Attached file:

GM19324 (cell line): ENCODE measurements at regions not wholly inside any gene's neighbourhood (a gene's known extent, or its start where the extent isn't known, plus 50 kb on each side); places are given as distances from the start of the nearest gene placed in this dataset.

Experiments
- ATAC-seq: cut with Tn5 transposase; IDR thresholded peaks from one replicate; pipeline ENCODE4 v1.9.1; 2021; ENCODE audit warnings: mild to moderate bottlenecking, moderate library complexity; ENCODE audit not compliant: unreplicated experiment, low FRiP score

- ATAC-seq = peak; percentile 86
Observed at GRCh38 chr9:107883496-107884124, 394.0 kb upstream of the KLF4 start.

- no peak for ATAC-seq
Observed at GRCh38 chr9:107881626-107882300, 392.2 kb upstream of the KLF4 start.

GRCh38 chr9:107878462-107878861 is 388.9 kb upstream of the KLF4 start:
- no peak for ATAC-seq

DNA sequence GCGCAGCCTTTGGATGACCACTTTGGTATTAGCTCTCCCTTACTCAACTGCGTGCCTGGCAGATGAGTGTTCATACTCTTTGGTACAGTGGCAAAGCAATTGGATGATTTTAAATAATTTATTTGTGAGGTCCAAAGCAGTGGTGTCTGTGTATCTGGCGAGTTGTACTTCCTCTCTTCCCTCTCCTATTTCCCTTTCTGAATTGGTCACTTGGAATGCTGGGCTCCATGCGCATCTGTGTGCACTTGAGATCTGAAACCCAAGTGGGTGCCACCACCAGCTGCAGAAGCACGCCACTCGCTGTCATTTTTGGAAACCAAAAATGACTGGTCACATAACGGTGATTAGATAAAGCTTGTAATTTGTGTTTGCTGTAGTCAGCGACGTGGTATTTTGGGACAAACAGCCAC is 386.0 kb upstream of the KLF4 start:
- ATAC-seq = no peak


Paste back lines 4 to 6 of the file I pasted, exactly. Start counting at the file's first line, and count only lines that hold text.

- ATAC-seq = peak; percentile 86
Observed at GRCh38 chr9:107883496-107884124, 394.0 kb upstream of the KLF4 start.

- no peak for ATAC-seq